Another mistake applicants make is thinking of these school visits like vacations. Applicants to Columbia Business School like to visit New York during the holiday season and want to stop by campus, says Linda B. Meehan, assistant dean for admissions and executive director at Columbia. She advises against this because the tourist applicants usually find the school closed or students taking exams, and the admissions committee drowning in applications. "It's a bad time to visit," says Meehan. It's your obligation to find out when will be a good time by looking at the calendars online or calling the admissions office and asking.
Attending a class and having lunch with students are two of the standard formal programs in which you should participate. Joining a class for the day will give you an idea of the type of education and learning environment offered at a particular school, while breaking bread with students is a chance to ask your peers questions and find out about the school's social life.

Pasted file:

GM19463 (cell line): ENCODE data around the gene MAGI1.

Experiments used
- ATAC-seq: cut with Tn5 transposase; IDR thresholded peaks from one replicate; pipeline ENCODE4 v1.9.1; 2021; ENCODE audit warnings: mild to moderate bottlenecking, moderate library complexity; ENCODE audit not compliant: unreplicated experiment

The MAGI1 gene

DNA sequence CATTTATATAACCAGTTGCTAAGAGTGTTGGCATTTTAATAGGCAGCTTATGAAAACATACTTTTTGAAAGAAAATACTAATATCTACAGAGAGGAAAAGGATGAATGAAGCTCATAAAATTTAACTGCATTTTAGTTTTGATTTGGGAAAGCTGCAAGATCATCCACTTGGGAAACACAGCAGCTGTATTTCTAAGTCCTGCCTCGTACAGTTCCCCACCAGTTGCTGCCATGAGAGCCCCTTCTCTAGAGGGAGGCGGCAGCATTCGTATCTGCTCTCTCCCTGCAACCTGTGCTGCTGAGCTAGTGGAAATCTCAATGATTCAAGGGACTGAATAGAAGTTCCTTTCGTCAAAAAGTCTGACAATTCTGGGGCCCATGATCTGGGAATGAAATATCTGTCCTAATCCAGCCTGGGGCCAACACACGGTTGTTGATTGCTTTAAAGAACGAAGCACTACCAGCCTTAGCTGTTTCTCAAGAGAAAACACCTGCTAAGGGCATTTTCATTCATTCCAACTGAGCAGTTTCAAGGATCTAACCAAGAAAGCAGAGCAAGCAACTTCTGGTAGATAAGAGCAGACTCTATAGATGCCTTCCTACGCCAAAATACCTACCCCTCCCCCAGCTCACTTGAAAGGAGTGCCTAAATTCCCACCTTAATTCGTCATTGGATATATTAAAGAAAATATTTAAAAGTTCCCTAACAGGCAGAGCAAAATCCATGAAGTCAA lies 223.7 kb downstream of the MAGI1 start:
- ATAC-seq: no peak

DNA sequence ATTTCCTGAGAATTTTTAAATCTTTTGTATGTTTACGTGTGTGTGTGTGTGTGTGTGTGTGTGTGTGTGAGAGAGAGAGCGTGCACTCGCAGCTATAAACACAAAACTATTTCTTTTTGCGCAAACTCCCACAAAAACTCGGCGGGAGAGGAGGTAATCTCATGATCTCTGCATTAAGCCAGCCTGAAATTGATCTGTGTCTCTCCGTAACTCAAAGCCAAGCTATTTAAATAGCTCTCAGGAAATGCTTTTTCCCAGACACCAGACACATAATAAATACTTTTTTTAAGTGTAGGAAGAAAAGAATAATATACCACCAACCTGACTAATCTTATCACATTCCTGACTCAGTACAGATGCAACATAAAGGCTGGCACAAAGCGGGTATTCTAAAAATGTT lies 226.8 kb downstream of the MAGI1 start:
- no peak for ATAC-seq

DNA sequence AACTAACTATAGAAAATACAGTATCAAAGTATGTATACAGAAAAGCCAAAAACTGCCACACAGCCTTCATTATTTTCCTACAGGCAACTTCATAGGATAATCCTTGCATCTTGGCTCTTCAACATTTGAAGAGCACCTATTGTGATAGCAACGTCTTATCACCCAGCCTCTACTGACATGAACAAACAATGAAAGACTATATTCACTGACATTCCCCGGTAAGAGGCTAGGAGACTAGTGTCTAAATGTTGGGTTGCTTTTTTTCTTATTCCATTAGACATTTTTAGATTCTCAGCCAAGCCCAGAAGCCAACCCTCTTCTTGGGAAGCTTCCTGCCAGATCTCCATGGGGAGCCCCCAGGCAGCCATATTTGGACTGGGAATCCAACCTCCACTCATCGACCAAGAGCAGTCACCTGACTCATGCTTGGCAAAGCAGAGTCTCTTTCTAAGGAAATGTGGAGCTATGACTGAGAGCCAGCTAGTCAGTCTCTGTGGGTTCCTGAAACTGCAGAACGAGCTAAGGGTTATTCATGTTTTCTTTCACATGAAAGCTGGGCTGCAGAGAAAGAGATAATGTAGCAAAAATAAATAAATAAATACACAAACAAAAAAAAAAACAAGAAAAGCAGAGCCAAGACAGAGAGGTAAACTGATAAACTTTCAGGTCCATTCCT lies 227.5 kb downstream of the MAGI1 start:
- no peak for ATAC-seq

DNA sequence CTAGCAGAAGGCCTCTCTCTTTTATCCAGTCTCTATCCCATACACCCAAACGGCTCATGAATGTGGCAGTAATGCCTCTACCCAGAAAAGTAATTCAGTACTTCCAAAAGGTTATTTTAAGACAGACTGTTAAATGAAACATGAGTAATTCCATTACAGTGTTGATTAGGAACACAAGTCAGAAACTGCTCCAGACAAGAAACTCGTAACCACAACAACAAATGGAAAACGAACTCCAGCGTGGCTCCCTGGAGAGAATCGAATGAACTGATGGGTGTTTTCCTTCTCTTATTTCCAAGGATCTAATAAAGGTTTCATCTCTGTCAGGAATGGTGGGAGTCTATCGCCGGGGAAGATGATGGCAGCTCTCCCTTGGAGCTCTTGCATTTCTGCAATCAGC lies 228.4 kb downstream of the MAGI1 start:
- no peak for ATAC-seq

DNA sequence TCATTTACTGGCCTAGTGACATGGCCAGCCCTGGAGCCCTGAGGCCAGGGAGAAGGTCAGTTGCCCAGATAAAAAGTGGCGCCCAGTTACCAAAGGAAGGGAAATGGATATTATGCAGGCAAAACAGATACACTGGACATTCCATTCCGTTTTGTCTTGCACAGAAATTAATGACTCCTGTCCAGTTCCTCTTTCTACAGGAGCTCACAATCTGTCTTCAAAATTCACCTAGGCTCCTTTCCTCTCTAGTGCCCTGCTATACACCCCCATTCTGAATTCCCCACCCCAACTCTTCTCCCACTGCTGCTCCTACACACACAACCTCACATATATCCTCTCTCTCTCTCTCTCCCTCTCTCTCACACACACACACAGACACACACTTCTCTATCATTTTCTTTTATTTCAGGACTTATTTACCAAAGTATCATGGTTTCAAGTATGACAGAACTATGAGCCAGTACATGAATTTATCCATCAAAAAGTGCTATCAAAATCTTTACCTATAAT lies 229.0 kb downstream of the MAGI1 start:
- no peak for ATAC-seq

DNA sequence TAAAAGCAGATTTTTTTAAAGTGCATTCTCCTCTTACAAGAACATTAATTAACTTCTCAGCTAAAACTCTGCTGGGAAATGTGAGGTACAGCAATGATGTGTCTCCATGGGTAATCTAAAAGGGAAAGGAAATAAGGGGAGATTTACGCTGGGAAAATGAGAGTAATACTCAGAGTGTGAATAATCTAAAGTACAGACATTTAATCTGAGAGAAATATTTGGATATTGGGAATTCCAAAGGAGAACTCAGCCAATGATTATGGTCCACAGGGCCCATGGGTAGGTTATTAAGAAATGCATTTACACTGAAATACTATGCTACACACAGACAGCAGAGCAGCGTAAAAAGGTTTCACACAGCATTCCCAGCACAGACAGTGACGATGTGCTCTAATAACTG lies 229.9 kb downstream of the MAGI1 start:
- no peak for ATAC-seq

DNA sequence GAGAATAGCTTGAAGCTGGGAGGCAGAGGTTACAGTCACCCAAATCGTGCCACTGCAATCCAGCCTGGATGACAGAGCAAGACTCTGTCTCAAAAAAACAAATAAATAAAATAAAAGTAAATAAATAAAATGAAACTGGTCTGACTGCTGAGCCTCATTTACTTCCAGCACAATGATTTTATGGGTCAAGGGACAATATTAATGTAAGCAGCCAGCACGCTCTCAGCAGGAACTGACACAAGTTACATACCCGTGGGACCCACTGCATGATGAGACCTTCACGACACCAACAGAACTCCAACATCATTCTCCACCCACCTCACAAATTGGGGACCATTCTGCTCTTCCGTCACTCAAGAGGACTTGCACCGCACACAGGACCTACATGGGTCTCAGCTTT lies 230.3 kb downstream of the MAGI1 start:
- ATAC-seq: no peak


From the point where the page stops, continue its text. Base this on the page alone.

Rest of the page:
Some business schools prefer that you sign up for an on-campus interview when you visit, too. In fact, at certain business schools, the interviews are offered to everyone early in the application process and later become by invitation only. Signing up early shows you are really interested in a particular school. If you visit without signing up for an interview when it is offered, schools might think you are not as interested in their program as others.
break away from admissions